Legislation that would infringe on a board of education’s responsibility to make prompt and responsive personnel decisions in the interest of the community has been scheduled for floor vote by the full Senate this Thursday, Oct. 29. The bill, S-2843, would grant special employment protections to high school athletic coaches, including three-year contracts for head coaches and two-year agreements for assistants.  

The NJSBA has joined several other statewide education organizations in aggressively opposing the legislation, including the N.J. Principals and Supervisors Association, Garden State Coalition of Schools, and the N.J. Association of School Administrators.  

The Association is asking members to join in our advocacy efforts by contacting their state senator and urging him or her to vote “NO” on the bill. An Action Alert was emailed to the full Association membership on Tuesday. Contact information for your representative in the Senate can be found on the N.J. Legislature’s website and in the NJSBA Legislative Directory here. To access a sample letter expressing opposition to S-2843, click here. 

The Senate was poised to take a floor vote on S-2843 back in late August after the bill was released by the Senate Budget and Appropriations Committee. After the bill was released from committee and quickly posted for a floor vote, the NJSBA issued an advocacy alert, urging local school board members to contact their state senator and respectfully ask him or her to oppose the bill. The legislation lacked a sufficient number of votes to pass the Senate and was pulled before being posted for a vote. The Association is hoping that the collective advocacy of board members and other educational organizations will result in a similar outcome this time.   

Athletic Coach Contracts S-2843 establishes measures to provide employment stability for high school coaches employed in school districts. Specifically, the bill provides that a head coach of an athletic activity at a public high school must receive an employment contract for a three-year term, and an assistant coach must receive a two-year contract. At the conclusion of the term of the contract, the coach would be deemed reappointed for the appropriate term unless the board notifies the coach, in writing, at least 90 days before the contract’s expiration, that he will not be reappointed.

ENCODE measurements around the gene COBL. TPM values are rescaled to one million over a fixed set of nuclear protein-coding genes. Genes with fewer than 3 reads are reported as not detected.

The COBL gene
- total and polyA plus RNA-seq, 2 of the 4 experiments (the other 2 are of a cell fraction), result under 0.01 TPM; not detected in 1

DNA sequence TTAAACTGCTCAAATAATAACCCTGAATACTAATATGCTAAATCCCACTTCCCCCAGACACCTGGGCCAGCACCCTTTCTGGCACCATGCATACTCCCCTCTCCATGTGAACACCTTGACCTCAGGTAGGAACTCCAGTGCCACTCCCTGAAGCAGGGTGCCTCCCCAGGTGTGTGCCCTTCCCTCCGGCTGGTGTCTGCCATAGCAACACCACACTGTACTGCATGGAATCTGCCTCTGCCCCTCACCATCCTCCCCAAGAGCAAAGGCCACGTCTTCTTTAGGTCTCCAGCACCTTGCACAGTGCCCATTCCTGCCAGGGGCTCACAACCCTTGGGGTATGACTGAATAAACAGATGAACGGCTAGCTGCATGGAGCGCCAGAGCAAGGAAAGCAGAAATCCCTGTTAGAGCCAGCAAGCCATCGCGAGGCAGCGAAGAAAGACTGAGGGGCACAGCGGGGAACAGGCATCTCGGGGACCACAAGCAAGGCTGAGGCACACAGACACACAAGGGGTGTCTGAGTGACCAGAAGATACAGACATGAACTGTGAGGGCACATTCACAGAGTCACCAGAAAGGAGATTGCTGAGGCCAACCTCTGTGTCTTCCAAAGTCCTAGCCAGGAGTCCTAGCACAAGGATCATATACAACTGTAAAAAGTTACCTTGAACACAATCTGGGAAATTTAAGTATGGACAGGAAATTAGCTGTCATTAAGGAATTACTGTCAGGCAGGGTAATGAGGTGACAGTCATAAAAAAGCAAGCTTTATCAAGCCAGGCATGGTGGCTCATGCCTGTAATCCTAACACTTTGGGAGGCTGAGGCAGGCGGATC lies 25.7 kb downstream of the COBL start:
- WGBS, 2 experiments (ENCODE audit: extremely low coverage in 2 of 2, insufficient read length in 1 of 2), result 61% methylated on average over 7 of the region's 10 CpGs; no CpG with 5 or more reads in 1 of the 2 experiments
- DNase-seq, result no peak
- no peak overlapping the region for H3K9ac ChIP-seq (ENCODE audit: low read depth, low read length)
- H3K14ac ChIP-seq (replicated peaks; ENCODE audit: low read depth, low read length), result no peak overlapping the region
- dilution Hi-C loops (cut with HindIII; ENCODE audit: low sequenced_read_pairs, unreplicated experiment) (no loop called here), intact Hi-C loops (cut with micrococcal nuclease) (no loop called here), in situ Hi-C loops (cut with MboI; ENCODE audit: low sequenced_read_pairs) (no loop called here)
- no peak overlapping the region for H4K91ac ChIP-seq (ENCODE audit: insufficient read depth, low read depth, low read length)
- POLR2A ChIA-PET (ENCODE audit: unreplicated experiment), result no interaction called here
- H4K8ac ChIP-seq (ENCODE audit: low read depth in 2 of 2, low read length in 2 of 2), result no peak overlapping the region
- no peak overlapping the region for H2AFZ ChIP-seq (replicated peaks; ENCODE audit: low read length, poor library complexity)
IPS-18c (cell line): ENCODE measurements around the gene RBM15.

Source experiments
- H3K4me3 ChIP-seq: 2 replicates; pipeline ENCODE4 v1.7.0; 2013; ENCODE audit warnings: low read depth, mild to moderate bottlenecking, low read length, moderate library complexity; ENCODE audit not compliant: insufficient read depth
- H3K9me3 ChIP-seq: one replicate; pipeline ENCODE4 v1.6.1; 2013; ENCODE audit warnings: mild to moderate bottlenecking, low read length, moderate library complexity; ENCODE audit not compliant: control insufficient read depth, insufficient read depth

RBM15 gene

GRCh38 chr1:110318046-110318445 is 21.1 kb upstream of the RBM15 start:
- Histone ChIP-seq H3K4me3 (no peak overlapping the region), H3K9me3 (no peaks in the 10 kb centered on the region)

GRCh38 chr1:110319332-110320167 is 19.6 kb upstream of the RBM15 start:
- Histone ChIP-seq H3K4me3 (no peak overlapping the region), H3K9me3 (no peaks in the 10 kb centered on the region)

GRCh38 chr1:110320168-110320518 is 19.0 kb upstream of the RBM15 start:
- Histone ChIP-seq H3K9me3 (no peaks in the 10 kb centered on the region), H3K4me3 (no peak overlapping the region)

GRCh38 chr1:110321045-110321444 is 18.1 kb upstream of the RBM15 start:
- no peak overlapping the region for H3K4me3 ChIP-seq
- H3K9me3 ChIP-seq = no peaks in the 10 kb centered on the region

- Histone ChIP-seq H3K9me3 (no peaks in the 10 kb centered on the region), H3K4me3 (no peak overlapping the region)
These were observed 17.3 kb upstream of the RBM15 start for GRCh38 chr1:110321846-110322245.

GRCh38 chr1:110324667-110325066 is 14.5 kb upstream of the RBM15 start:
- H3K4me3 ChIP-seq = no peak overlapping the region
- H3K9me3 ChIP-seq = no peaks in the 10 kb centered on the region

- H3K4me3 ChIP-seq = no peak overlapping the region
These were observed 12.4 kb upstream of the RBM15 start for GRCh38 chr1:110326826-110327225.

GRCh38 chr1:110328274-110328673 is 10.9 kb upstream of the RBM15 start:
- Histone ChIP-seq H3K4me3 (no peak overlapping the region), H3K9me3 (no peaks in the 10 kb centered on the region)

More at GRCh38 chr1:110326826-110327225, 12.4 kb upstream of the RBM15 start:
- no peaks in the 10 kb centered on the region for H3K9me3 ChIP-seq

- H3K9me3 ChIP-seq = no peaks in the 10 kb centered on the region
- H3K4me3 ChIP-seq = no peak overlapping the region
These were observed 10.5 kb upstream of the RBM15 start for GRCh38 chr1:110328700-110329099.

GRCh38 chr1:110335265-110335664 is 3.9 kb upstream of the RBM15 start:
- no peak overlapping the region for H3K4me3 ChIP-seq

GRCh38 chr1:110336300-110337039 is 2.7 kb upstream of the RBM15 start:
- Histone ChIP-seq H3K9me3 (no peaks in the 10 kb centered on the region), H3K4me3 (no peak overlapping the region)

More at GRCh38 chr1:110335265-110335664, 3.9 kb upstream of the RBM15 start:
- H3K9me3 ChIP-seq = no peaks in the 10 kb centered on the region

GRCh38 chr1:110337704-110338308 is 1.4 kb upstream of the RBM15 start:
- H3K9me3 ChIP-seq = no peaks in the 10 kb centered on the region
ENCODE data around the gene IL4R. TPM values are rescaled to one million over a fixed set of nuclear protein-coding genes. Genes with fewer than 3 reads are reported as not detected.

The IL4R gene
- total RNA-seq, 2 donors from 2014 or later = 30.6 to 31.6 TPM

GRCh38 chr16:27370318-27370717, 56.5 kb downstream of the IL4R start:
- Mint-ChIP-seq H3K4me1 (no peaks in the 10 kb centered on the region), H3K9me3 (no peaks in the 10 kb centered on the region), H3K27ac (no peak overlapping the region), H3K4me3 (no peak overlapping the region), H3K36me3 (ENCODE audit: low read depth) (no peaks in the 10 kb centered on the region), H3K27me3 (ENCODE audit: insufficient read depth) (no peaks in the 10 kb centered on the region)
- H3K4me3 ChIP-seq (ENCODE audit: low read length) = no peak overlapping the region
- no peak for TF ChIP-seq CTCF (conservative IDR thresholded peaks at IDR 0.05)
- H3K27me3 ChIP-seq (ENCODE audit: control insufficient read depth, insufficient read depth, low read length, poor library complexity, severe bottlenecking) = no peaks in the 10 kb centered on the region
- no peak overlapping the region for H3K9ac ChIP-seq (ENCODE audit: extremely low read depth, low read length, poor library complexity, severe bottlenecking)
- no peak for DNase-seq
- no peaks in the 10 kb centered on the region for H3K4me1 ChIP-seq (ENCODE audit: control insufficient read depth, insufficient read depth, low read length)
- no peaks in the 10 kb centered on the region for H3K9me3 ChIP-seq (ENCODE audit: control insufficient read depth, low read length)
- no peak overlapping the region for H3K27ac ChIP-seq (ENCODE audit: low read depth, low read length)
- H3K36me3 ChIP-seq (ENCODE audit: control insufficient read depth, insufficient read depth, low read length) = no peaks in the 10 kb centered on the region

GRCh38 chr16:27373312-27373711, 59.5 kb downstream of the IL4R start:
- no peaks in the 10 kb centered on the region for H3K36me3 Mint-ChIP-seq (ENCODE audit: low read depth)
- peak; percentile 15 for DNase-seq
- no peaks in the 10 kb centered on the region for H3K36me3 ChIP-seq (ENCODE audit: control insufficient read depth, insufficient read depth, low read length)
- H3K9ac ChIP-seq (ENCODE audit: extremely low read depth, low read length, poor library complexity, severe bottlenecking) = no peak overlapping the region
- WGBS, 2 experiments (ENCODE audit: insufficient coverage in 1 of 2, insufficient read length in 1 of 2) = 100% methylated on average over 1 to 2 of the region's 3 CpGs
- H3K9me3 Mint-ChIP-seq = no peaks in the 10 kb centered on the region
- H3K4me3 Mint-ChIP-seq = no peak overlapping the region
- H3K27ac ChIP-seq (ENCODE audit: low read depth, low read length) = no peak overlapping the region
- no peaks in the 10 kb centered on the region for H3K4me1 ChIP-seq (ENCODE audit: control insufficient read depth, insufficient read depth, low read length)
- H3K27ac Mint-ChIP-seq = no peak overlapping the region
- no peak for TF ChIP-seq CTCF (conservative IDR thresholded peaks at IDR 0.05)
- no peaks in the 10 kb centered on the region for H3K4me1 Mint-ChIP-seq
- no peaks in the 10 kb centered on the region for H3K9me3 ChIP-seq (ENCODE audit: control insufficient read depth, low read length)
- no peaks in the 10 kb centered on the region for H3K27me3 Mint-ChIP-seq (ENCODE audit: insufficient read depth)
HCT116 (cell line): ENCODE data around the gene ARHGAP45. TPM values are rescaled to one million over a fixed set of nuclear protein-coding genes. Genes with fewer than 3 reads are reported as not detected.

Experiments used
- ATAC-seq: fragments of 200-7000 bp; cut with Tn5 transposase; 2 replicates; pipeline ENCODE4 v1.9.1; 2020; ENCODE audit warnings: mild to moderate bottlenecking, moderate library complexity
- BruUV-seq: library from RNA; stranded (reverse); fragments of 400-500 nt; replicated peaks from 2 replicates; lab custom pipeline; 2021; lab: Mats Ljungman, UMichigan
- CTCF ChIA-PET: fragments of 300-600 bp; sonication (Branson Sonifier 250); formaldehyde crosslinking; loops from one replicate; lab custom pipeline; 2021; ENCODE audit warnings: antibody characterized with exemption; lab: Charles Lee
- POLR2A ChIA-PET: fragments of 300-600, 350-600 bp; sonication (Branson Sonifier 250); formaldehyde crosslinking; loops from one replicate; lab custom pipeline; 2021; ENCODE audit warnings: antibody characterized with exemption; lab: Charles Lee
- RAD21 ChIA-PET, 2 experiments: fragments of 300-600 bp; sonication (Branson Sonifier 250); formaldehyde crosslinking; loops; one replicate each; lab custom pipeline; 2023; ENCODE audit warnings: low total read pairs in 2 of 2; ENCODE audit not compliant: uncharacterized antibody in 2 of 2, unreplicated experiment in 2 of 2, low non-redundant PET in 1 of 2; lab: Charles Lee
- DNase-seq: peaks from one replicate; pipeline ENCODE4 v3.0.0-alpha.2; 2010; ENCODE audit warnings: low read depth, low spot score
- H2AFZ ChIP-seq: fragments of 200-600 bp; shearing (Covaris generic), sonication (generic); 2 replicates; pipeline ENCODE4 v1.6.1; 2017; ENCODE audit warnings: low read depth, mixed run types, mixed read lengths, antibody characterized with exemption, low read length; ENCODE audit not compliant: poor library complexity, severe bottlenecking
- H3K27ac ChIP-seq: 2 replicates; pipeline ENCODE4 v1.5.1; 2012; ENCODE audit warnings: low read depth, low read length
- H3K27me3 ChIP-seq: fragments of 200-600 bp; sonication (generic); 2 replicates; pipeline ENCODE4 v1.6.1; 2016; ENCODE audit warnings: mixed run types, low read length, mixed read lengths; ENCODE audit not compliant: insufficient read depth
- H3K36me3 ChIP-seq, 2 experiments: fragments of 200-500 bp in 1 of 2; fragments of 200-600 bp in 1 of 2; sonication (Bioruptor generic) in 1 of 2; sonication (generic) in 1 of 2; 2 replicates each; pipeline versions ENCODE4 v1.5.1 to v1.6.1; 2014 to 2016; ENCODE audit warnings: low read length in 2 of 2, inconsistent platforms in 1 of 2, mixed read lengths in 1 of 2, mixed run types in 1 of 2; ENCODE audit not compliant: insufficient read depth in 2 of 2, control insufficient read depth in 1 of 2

The bill also provides that an athletic coach at a public high school may be dismissed or reduced in compensation during the term of a contract only for just cause and may not be dismissed for arbitrary, capricious, or unlawful reasons. A coach who is dismissed or reduced in compensation must receive a written notice for the basis of the dismissal or reduction within five days after the decision is made a by a school district official, but prior to the board of education taking any further action.  After receiving such a notice, the bill provides the coach with the right to appear at a hearing before the board of education. The coach would be entitled to present witnesses and to question any officials involved in the decision-making process regarding the coach’s employment status. After the hearing, the board would then decide whether to affirm, reject or modify the decision of the district official making the recommendation. Any decision could then be appealed to the commissioner of education. In the case of a coach who is also a tenured employee, the bill provides that if the coach’s dismissal is based on a poor annual evaluation, the coach must be provided “one year in which to correct and overcome any identified deficiencies.”   

NJSBA Opposes Measure The Association has expressed concern that this bill will inhibit boards of education from making prompt and decisive personnel decisions they deem necessary or appropriate. The NJSBA believes that the legislation overreaches into employment and personnel matters that fall under the purview of the board of education, in conjunction with the district superintendent, and should not be dictated by statute. A copy of NJSBA’s full testimony on the bill can be found here.  

Existing laws and regulations, along with collective bargaining agreements, provide various protections against unjust terminations, raising questions about the need for the bill. In addition, as coaches are currently appointed to one-year terms that must be renewed annually, the legislation constitutes a drastic departure from the status quo, thus necessitating more extensive deliberation. It also creates a separate playing field and affords a variety of employment protections to athletic coaches currently unavailable to other staff overseeing extracurricular activities.  

According to media reports, one of the impetuses for this bill is that several coaches alleged the state’s anti-bullying laws were weaponized against them by parents who forced their unfair dismissal.  A 2019 law that established a task force to examine and make recommendations regarding the implementation of the “Anti-Bullying Bill of Rights Act” explicitly charges that body with examining any unintended impacts of the law on athletic coaches. As that task force has not yet completed its work, the NJSBA argued that any bill concerning employment protections for coaches is premature at this time.